Posted September 5, 2013

On October 10, 2013 from 12 – 1 p.m. (CDT), the National Agricultural Law Center and the American Agricultural Law Association will co-sponsor a webinar, “Enforcing Animal Welfare Statutes:  Whose Job Is It, Anyway?”  The presentation is designed to be useful to anyone — attorneys, lobbyists, policymakers, cooperative extension service professionals, producers, and others — with an interest in the enforcement of animal welfare laws in the United States.  The webinar is the first in a series of several upcoming continuing legal education credit webinars provided by the National Agricultural Law Center.

 

For additional information and registration, visit the National Agricultural Law Center website here.

The program has been approved for Continuing Legal Education credit in Arkansas.  For attorneys outside the state of Arkansas, the National Agricultural Law Center will happily provide any needed documentation or materials necessary for a non-Arkansas attorney to obtain Continuing Legal Education in their respective state.  For any assistance needed in this regard, please contact Rusty Rumley at rrumley@uark.edu.

Background
Authority to enforce animal welfare laws has been delegated to private citizens involved with humane organizations since the 1880s, when the majority of those statutes were originally passed. Currently, over half of the states and the District of Columbia grant some form of law enforcement power to members or officers of humane societies. The authority ranges from the power to arrest to the ability to seize and destroy private property. In some cases, it includes the right to carry a firearm– even, in one state, as a convicted felon– while engaging in law enforcement activities.
After a brief history of the statutory scheme, this presentation will discuss the states that delegate authority to private citizens involved in humane societies, the specific authority that is given to these individuals and an overview of liability concerns that may present themselves as a result of the delegation.

Presenter

Elizabeth Rumley is a staff attorney at the National Agricultural Law Center, where her primary focus is on legal issues in animal agriculture, and she frequently lectures on those issues and others to audiences nationwide.  Her article, A Proposal to Regulate Farm Animal Confinement in the United States and an Overview of Current and Proposed Laws appeared in the Drake Journal of Agricultural Law (14 Drake J. Agric. L. 437 (Fall, 2009)) and she co-wrote an article titled, Enforcing Animal Welfare Statutes: In Many States, It’s Still the Wild West, which appeared in the San Joaquin Agricultural Law Review (21 San Joaquin Agric. L. Rev. 21 (2012).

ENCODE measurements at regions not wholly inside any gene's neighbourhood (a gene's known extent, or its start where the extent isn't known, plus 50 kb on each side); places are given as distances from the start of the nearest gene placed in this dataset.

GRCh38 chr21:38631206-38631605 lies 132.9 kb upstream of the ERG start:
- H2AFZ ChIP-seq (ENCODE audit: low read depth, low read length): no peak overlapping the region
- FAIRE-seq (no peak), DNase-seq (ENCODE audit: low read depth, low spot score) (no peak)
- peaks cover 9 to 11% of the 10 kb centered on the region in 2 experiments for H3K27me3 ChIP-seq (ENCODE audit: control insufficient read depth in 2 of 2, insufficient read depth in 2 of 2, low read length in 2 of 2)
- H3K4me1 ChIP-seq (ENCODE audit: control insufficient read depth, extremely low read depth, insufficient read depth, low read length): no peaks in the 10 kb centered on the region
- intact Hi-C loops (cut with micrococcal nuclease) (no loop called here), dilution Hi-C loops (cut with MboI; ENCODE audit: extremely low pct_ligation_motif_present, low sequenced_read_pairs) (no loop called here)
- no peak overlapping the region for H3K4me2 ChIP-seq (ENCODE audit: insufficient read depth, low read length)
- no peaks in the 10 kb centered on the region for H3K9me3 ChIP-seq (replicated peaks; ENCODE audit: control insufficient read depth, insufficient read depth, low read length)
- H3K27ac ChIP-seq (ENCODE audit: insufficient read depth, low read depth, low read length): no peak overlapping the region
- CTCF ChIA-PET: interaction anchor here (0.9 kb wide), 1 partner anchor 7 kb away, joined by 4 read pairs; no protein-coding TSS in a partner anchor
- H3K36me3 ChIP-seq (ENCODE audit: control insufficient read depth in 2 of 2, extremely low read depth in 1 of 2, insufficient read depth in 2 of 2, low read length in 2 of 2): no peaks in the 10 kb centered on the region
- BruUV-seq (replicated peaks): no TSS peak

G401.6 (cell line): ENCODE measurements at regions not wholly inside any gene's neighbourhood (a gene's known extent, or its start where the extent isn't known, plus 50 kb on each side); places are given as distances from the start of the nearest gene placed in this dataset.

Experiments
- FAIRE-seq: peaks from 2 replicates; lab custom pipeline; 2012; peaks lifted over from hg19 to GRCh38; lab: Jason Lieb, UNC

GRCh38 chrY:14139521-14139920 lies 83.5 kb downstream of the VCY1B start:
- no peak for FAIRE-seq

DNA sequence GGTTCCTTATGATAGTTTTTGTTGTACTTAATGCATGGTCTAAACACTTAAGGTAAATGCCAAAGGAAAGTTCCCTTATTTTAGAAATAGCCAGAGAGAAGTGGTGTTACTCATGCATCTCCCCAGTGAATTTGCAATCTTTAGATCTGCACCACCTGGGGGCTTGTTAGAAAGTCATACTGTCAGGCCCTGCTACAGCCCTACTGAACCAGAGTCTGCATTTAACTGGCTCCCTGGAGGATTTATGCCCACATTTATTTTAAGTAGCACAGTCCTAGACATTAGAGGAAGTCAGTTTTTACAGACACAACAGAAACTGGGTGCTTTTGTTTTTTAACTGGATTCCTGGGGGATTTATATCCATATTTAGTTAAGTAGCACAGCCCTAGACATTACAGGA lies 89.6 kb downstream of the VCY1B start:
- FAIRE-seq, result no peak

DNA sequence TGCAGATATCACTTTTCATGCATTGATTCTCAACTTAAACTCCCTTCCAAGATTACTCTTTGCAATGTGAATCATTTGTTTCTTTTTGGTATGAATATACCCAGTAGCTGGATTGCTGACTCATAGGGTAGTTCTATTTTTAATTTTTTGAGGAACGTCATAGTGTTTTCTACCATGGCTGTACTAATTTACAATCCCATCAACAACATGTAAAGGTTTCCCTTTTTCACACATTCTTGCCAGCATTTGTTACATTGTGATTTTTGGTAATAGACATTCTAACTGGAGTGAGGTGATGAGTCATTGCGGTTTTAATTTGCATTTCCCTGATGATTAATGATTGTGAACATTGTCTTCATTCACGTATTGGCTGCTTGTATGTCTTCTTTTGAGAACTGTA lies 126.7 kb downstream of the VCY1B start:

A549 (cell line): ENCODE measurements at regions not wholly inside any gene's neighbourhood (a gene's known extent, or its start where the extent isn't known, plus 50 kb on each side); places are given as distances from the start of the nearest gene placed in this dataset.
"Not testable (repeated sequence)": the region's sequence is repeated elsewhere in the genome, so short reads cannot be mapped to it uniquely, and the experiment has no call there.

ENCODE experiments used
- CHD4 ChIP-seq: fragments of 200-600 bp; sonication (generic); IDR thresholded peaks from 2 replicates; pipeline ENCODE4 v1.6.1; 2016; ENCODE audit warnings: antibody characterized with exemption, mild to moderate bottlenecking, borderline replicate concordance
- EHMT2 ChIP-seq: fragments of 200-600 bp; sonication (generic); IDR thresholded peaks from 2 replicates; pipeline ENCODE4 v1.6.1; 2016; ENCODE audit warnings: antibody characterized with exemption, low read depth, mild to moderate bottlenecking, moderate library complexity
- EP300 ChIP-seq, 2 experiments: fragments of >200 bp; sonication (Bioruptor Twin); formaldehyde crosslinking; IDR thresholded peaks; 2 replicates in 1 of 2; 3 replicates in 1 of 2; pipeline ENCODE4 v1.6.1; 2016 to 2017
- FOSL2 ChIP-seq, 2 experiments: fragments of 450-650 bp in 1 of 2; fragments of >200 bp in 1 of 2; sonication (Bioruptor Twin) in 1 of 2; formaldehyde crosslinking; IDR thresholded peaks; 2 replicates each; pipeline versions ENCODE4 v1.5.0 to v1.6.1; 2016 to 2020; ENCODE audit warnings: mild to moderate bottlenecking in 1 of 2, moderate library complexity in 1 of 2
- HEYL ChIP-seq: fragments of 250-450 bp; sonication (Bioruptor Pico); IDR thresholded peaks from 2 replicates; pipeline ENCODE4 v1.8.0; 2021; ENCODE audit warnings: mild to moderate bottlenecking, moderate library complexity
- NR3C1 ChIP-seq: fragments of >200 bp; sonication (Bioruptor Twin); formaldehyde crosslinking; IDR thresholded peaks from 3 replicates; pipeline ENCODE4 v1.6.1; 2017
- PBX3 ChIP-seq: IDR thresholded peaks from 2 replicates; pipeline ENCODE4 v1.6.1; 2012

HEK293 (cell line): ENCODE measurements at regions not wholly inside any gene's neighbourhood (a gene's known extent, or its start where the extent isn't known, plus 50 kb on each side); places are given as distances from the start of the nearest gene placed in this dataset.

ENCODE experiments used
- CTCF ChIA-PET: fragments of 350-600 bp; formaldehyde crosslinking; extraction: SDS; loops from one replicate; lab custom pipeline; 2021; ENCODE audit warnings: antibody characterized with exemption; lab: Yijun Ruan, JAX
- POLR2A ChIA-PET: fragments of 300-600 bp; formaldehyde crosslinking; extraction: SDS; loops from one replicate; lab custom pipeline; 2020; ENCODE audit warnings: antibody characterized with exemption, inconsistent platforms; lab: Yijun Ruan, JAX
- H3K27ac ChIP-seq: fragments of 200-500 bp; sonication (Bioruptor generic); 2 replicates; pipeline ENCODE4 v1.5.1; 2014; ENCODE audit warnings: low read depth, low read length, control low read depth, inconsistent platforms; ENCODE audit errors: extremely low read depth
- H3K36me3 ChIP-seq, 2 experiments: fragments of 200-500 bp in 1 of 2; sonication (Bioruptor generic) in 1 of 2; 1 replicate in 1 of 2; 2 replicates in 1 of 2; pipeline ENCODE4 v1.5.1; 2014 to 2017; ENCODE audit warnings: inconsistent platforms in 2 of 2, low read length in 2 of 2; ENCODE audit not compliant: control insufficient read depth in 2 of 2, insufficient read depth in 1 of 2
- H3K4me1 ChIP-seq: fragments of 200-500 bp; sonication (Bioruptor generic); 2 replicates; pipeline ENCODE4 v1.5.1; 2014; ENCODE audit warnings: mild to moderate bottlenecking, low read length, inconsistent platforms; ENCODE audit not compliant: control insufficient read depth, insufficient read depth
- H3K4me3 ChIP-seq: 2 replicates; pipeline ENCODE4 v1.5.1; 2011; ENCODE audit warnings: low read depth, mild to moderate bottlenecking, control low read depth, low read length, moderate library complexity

Mrs. Rumley is an adjunct faculty member in the  University of Arkansas’ Center of  Excellence for Poultry ScienceAnimal Science Department, and the Agricultural  Economics and Agribusiness Department in the Dale Bumpers College of Agricultural, Food, & Life Sciences.  Further, Mrs. Rumley works closely with and is on the advisory board of the University of Arkansas System Division of Agriculture’s Center for Food Animal Well-Being.  Additionally, she has co-taught a course titled “Animals and Agricultural Production, Law and Policy” several times at the University of Oklahoma College of Law and most recently at the University of Nebraska College of Law, has developed and teaches a course on legal issues in animal agriculture through the Dale Bumpers College of  Agricultural, Food, & Life Sciences at the University of Arkansas. She also teaches a course on agriculture and the environment, also through the Dale Bumpers College of Agricultural, Food, & Life Sciences at the University of Arkansas.

Co-Sponsors

The National Agricultural Law Center is the nation’s leading source of agricultural and food law research and information.  Headquartered in Fayetteville, Arkansas the Center is a unit of the University of Arkansas System Division of Agriculture. The Center serves producers, attorneys, policymakers, cooperative extension service professionals, academics and others throughout the United States.  The American Agricultural Law Association is the nation’s only professional organization focused on the legal needs of the agricultural community.  The AALA encourages students, attorneys and other professionals interested in agricultural to food law to join AALA and attend its
34th Annual Conference in Madison, Wisconsin October 31 – November 2, 2013.